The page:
At a conference in Vienna, the United States has called on Central Asian countries not to use the war against terrorism as an excuse to repress Islam.

The United States has told an international conference on freedom of religion, sponsored by the the Organization for Security and Cooperation in Europe, that some countries are using the terrorist attacks of September 11, 2001, as an excuse to crack down on Islam.

State Department official Nancy Maisto Hewitt told reporters that some countries are using so-called national security reasons to limit religious freedom.

"We have some special concerns that we raised yesterday, and again in the sessions today, about the Caucasus region and Central Asia," she said. "The concerns there are more fundamental, involving the ability of individuals to freely profess and practice religion or belief, without fear of government harassment or imprisonment. We've observed how the overly aggressive response of some governments to security concerns threatens religious freedom for individuals and groups wishing to peacefully practice their faith."

Ms. Hewitt says this is a particular problem in Uzbekistan, where thousands of people are in prison for allegedly being members of Islamic extremist groups.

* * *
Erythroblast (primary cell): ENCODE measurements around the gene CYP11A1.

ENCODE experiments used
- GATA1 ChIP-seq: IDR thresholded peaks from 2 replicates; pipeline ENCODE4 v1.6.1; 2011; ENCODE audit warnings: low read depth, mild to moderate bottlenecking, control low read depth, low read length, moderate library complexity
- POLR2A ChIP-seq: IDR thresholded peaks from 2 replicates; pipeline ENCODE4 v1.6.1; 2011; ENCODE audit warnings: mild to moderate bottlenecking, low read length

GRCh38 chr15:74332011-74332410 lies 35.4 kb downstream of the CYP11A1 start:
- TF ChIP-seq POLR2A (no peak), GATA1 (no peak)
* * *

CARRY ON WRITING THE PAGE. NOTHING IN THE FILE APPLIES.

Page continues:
But the United States says not all those arrested or convicted are connected with extremism.

The U.S. delegation told the conference that people who pray at mosques five times a day could face imprisonment and even torture by the Uzbek authorities. The United States says other Central Asian governments are copying this kind of religious repression.

U.S. officials told conference delegates that even if there is reason to believe a religious group is funding terrorism, the rights of individuals to worship should not be infringed.

Instead, the U.S. officials say, countries should enact appropriate legal controls on financial institutions to combat money laundering and terrorist financing.

The U.S. delegates say they made some progress on the issue in meetings with their Uzbek counterparts during the two-day conference.